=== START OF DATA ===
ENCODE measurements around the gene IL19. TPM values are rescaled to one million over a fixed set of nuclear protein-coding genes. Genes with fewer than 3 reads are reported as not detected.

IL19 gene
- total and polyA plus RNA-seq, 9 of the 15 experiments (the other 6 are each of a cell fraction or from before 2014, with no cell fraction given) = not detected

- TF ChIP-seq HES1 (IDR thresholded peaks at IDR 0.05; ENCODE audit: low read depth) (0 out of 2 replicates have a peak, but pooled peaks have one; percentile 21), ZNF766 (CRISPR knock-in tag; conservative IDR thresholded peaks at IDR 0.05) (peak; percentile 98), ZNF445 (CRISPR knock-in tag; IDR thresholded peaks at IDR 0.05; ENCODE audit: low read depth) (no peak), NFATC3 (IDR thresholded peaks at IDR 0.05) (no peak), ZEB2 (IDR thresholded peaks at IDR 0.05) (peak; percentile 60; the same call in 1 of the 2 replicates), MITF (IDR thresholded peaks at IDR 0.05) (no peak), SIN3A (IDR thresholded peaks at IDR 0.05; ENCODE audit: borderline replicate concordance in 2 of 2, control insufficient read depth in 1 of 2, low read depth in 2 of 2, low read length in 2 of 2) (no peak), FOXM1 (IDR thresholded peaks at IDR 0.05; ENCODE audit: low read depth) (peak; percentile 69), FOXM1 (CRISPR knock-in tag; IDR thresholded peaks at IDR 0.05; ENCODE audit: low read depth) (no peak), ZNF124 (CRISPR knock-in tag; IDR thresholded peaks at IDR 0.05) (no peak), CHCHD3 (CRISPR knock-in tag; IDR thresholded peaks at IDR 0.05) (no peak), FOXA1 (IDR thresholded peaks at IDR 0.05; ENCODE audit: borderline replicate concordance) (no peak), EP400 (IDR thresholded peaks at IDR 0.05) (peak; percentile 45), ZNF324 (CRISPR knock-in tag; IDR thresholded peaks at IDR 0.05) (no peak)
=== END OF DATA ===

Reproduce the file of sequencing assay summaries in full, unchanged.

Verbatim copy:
ENCODE measurements around the gene IL19. TPM values are rescaled to one million over a fixed set of nuclear protein-coding genes. Genes with fewer than 3 reads are reported as not detected.

IL19 gene
- total and polyA plus RNA-seq, 9 of the 15 experiments (the other 6 are each of a cell fraction or from before 2014, with no cell fraction given) = not detected

- TF ChIP-seq HES1 (IDR thresholded peaks at IDR 0.05; ENCODE audit: low read depth) (0 out of 2 replicates have a peak, but pooled peaks have one; percentile 21), ZNF766 (CRISPR knock-in tag; conservative IDR thresholded peaks at IDR 0.05) (peak; percentile 98), ZNF445 (CRISPR knock-in tag; IDR thresholded peaks at IDR 0.05; ENCODE audit: low read depth) (no peak), NFATC3 (IDR thresholded peaks at IDR 0.05) (no peak), ZEB2 (IDR thresholded peaks at IDR 0.05) (peak; percentile 60; the same call in 1 of the 2 replicates), MITF (IDR thresholded peaks at IDR 0.05) (no peak), SIN3A (IDR thresholded peaks at IDR 0.05; ENCODE audit: borderline replicate concordance in 2 of 2, control insufficient read depth in 1 of 2, low read depth in 2 of 2, low read length in 2 of 2) (no peak), FOXM1 (IDR thresholded peaks at IDR 0.05; ENCODE audit: low read depth) (peak; percentile 69), FOXM1 (CRISPR knock-in tag; IDR thresholded peaks at IDR 0.05; ENCODE audit: low read depth) (no peak), ZNF124 (CRISPR knock-in tag; IDR thresholded peaks at IDR 0.05) (no peak), CHCHD3 (CRISPR knock-in tag; IDR thresholded peaks at IDR 0.05) (no peak), FOXA1 (IDR thresholded peaks at IDR 0.05; ENCODE audit: borderline replicate concordance) (no peak), EP400 (IDR thresholded peaks at IDR 0.05) (peak; percentile 45), ZNF324 (CRISPR knock-in tag; IDR thresholded peaks at IDR 0.05) (no peak)